• elizabethshealth@gmail.com
  • Chicago, Illinois
I Hate Diet Culture

I Hate Diet Culture

Ugh, let’s talk about diet culture. I am not a huge fan of dieting. Too often, dieting values weight reduction over actually being healthy. Diet culture makes you question every calorie you put into your mouth. Did you earn that food, or are you being bad? Do you need to punish your body with an intense workout because you *gasp* ate when you were hungry? Or, do you get to reward yourself with self-care because you managed to lose weight? These are the questions diet culture throws in your face on a daily basis. 


I take issue with diet culture because it is fundamentally false to equate the size of your body with being healthy or unhealthy. I have been thin and in the worst mental health of my life. However, my doctor never questioned my wellness when I was skinny. When I gained weight my doctor started to worry. At my latest check-up, in 2020 (several months into the pandemic) I found out that as a result of continued weight gain, I am now officially considered: obese. 

I would be lying to you if I pretended the word “obese” did not slap me across the face when declared by my doctor. It turns out, when you are obese there are a number of things to worry about. I was told that I am now at risk of developing heart disease, stroke, cancer, diabetes, infertility, high blood pressure, etc.

I think my doctor was trying to make me feel better when she suggested that since I was thin for most of my life, losing weight wouldn’t be too difficult. She pointed out that I was almost 35 years-old. So now was a make or break time in my life to develop “healthy lifestyle changes” otherwise my fate as a fat person could be sealed forever. Ok, so she said it a lot nicer than that. But the sentiment was the same. Fat = Bad. 

Diet Culture

Never one to feel defeated for too long, I decided to research diets. I quickly settled on the keto diet after reading a number of positive reviews. I had recently started this blog and decided my new found obesity was actually a blessing in disguise. Now, I had the opportunity to start the keto diet, lose a ton of weight, and blog about how healthy I became.  

In my innermost fantasy, I dreamt about starting my own keto weight-loss coaching program. I was going to be so inspiring! And thin! I even took some “before” photos for positary. I envisioned juxtaposing those photos at a later date with some “after” shots when I was back to my skinny former self.

Haha! How naive I once was! A number of things happened over the course of the past year that fundamentally changed the way I thought about dieting, weight, and health. 

BMI Calculator Problems

I discovered that the BMI (body mass index) is inaccurate and misleading. BMI = weight in kilograms divided by height in meters squared. This confusing equation dates back to the 1800s. The BMI does not take into account the person’s body fat versus muscle (lean tissue) content. Today a waist to height ratio is thought to be a much better screening tool than the BMI. The new recommendation is to keep your waist circumference to less than half your height to low risk of weight related health issues.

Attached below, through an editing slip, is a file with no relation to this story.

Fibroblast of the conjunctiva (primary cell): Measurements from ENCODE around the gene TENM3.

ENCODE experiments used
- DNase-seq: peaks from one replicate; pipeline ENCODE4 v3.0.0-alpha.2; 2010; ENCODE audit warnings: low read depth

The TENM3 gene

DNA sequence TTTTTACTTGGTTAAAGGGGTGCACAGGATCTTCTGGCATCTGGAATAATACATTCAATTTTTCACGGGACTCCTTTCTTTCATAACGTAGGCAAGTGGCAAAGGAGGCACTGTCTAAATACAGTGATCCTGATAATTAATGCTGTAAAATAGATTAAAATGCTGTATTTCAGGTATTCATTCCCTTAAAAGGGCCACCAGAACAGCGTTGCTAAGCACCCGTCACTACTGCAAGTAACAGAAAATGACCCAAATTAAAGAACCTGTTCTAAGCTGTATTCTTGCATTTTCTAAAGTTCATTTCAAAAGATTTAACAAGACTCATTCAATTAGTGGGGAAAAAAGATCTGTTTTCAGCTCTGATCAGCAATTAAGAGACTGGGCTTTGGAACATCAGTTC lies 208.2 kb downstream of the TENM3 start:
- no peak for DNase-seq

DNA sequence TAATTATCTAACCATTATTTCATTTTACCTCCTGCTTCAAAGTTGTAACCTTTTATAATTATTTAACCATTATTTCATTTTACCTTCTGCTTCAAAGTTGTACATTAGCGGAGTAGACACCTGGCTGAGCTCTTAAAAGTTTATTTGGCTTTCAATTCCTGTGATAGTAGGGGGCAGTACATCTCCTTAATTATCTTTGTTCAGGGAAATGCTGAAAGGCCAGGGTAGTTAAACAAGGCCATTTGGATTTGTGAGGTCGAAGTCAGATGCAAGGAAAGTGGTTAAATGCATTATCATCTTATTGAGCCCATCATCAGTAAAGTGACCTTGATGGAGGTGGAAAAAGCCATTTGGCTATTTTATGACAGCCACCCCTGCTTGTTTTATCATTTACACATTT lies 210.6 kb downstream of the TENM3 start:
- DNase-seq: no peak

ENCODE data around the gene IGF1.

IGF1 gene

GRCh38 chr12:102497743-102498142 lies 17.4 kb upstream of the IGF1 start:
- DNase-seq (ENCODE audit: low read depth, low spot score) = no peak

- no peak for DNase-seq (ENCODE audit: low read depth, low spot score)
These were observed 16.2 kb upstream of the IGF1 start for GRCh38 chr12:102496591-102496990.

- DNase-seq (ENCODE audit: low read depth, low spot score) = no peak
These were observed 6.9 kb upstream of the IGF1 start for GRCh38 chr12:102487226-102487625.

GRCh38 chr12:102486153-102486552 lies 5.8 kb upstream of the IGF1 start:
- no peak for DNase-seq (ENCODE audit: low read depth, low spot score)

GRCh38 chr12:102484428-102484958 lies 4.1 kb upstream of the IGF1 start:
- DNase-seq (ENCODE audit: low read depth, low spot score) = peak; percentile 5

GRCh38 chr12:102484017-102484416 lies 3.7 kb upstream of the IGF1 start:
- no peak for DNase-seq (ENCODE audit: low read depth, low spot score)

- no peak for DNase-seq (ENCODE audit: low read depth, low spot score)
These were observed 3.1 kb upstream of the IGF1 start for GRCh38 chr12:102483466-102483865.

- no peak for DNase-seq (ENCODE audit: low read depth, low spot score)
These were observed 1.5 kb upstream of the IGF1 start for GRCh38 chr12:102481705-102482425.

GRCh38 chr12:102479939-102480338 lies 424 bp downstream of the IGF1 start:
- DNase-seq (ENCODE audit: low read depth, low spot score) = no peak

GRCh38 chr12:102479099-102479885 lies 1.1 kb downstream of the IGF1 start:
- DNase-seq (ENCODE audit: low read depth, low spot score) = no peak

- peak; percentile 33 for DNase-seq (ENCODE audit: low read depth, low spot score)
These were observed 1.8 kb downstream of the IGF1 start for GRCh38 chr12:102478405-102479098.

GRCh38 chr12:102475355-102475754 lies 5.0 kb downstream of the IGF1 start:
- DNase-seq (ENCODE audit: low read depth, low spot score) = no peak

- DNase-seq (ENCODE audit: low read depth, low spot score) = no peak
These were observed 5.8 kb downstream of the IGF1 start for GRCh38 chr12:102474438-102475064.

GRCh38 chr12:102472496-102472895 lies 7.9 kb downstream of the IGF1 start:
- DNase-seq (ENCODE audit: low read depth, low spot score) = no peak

The Obesity Paradox 

Another shocking thing I learned about was the obesity paradox. Apparently, there are surprising benefits of obesity. Studies suggest that being overweight actually protects patients from an increasingly long list of medical problems, including: pneumonia, burns, stroke, cancer, hypertension, and heart disease. Few medical professions would recommend anyone in the optimal weight range intentionally gain weight to reap the benefits listed above. However, the obesity paradox highlights the need for further research into the coloration between weight and health.  

Anti-Diet Culture

I also learned about the anti-diet movement. It turns out a large number of people have been awakened to the harmful effects of diet culture. Mainly the idea that being thin equals being healthy. A major voice in the anti-diet movement is dietitian Christy Harrison. According to Harrison:

“Diet culture convinces us that honoring our hunger, seeking satisfaction, and feeling full will send us down the road to perdition. It tells us our instincts…are bad and wrong. We have the capacity to get back to a place where our relationships with food are as simple as they were when we were babies—where hunger and pleasure are nothing to be ashamed of, and where fullness is a signal that we can take our minds off food for a while.”

Reiki for Weight Loss 

My former dream of keto diet coaching has been replaced with a radically different approach to weight loss. Today, I am working on a reiki informed weight management program. I find that the reiki principles have helped guide me to a much healthier place in my weightloss journey. 

Specifically, reiki lends itself to intuitive eating and exercising. My focus is on honoring my body with food and movement. To learn more about the ways reiki has helped me and/or how it can help you, check out my instagram. I will also be posting additional blogs about reiki and weight loss. reiki

Final Thoughts

Fat has a stigma that diet culture feeds off. What a radical thought that you could love your fat. Our body-fat stores energy and protects our internal organs against trauma. It is possible to love your body and honor your fat while losing weight. If you do not change the negative stories you have created about your body- no amount of weight loss will make you feel good about yourself. And you can not tell if someone is healthy by looking at them. Peorid.

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